Running unopposed, Fred Luter, is the newly-elected president of the Southern Baptist Convention, the first African-American to hold the post. AP has a report.
As the AP reports,
Seventeen years earlier, Luter was one of the authors of an SBC resolution that apologized to African-Americans for its past support of racism and resolved to strive for racial reconciliation.
Since that gesture, the denomination has grown its non-white congregations from only 5 percent in 1990 to 20 percent in 2010. But its leadership has not diversified as rapidly as membership.
Lifeway Research President Ed Stetzer said [that] faced with declining membership ... the 16-million strong Nashville-based denomination will have to be deliberate about its efforts to diversify. “I think they thought racial diversity would happen ... now they realize they have to make it happen,” he said.
The Root paints a less rosy picture:
Even those in leadership roles with the Southern Baptist Convention agree that the association has a lot to answer for when it comes to race. "We were a segregated, virtually all-white denomination as late as the 1960s," Richard Land, president of the convention's policy arm, the Ethics and Religious Liberty Commission, told the New York Times. (Yep, he's the guy who recently accused President Obama of trying to capitalize politically on the Trayvon Martin killing in Florida, called the Revs. Jesse Jackson and Al Sharpton "race hustlers" and suggested that racial profiling was justified.) Not to mention, it was created in 1845 in defense of slavery and provided a spiritual home to white supremacists for much of the 20th century.
Yet, Land received a reprimand from the church for some of his remarks.
In a NYT blog post, Molly Worthen wonders about the fit:
Conservative black Protestants and the Christian Right also have different memories of American history. While David Barton and other amateur evangelical historians have baptized the founding fathers as orthodox architects of a new Zion, African-Americans remember them as the authors of the Three-Fifths Compromise. “For far too long Anglo Christians have wrapped the Christian faith in the American flag, often creating a civil religion that is foreign to the way God intended His church to function,” Evans writes in his book, “Oneness Embraced.” For black Christians, American history is not a narrative of decline from an arcadia of Sunday family devotionals and McGuffey Readers to the godless fleshpots of modern America. It is a narrative of liberation that is not yet complete.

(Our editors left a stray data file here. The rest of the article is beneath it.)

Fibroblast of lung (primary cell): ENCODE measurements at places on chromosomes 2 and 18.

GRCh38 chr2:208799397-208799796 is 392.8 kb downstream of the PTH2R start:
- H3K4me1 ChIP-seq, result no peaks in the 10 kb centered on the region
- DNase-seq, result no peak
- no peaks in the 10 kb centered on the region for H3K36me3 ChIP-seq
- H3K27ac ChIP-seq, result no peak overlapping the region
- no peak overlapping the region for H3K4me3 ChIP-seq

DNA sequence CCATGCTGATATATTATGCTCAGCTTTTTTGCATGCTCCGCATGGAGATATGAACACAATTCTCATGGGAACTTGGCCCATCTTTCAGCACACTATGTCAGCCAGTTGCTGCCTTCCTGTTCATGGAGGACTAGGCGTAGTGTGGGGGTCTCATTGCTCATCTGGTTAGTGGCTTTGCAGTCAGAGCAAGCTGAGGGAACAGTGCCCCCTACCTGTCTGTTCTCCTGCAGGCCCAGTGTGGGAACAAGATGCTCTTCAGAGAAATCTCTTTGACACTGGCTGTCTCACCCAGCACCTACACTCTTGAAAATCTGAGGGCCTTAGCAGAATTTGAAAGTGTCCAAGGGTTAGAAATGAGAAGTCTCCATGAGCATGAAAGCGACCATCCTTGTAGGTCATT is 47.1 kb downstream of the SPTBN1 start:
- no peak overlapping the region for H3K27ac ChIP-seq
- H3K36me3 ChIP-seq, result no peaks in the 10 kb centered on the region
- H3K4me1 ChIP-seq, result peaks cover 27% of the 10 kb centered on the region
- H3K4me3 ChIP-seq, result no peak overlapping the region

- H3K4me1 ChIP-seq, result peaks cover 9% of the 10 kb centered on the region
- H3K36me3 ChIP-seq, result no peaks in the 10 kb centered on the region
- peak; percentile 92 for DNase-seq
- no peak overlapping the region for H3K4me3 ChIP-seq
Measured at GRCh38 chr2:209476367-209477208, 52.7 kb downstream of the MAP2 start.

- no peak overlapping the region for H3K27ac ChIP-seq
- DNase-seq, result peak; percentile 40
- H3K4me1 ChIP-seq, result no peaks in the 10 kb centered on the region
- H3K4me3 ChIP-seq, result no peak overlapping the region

These divergent understandings of history have amplified disagreement over what it means to follow Jesus’ and the prophets’ command to “set at liberty those who are oppressed.” There is a cliché that white evangelicals are too busy straining toward heaven to care about social justice here and now. This is unfair. Even the most Apocalypse-obsessed preachers have had a heart for the underprivileged: Dwight Moody — a 19th-century evangelist and the spiritual grandfather of the “Left Behind” novels chronicling the end times — founded a school for orphans, the children of slaves and other needy students. William Jennings Bryan, the creationist anti-hero of the Scopes trial, was a progressive politician who opposed the laissez-faire policies of his day.
Low-income white evangelicals appear capable of voting against what an outsider might believe is their economic interest, but can this apply to African-Americans in the same numbers?
Not unrelated, the convention adopted a recommendation for an alternative descriptor, Great Commission Baptists. Advocates said in some parts of the country and among the black community the word "southern" was an obstacle to evangelism. A ballot vote was required. (Results will be available here Wednesday morning. Update: The recommendation was approved 53% to 46%.)
Turning the spotlight on The Episcopal Church, the picture is different, but is it better? Let us know what you think.